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Monofilaments to Test for Neuropathy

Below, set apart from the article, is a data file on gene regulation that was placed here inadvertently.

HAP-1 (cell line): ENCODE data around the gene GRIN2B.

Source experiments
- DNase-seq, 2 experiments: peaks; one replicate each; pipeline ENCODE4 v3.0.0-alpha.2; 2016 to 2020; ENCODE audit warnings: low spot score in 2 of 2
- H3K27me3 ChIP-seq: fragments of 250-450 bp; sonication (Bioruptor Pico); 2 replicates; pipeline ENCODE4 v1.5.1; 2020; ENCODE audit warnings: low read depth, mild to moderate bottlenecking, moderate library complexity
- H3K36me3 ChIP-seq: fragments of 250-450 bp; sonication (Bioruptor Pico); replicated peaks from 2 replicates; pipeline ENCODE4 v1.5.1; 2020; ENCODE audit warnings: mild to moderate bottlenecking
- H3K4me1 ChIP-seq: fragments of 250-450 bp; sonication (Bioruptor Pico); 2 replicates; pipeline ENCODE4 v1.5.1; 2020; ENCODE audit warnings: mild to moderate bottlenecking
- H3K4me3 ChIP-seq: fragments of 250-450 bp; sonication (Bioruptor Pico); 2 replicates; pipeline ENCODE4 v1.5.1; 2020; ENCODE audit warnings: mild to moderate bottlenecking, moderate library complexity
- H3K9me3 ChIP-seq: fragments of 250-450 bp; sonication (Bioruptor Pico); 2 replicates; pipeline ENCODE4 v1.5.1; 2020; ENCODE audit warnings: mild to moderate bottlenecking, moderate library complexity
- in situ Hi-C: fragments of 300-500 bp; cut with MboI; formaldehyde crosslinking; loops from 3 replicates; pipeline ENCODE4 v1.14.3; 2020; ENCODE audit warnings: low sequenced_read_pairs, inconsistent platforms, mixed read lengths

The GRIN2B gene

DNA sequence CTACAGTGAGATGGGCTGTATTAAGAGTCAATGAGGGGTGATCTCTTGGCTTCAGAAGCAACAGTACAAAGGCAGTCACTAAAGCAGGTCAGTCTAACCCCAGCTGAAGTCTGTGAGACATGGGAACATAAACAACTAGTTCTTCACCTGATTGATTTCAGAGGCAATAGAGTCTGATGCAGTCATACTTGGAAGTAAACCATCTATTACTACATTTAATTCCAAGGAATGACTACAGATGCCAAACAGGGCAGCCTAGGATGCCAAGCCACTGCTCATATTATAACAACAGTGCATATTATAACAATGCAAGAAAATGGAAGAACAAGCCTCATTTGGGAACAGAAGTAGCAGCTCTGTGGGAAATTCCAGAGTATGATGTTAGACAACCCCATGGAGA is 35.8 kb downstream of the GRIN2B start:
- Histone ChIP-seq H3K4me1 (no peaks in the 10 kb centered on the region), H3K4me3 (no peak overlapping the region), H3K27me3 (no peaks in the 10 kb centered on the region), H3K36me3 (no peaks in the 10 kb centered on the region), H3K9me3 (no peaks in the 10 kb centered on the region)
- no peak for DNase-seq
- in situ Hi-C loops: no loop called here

You might have already encountered monofilaments before if your diabetes health care provider is meticulous about screening for peripheral neuropathy, a complication of diabetes that causes pain and numbness in the hands and feet. (We’ve written before about neuropathy – see issue 9’s Test Drive). These simple but super handy little tools usually consist of a nylon filament attached to a handle and are routinely used to test for “protective sensation” in the feet of patients with diabetes. Protective sensation means the level of feeling that a person has to have to be able to avoid injuries to his or her extremities (in this case, the feet). If your health care provider does not use a monofilament when checking your lower extremities for neuropathy, you should ask them about it! It is possible for a patient with neuropathy to maintain a level of general sensation in their feet while losing protective sensation entirely. This is exactly what the monofilament tests for—if you can’t reliably detect the monofilament on the bottom of their feet, you may be at risk for injury. However, with a little education, monofilaments can easily be used at home between checkups, giving you an early warning if you’re beginning to develop neuropathy. Your primary care provider may be able to give you a monofilament for home testing for free. You can also contact the Lower Extremity Amputation Prevention (LEAP) Program at 888-ASK-HRSA for a free test kit and great advice on how to keep your feet healthy.

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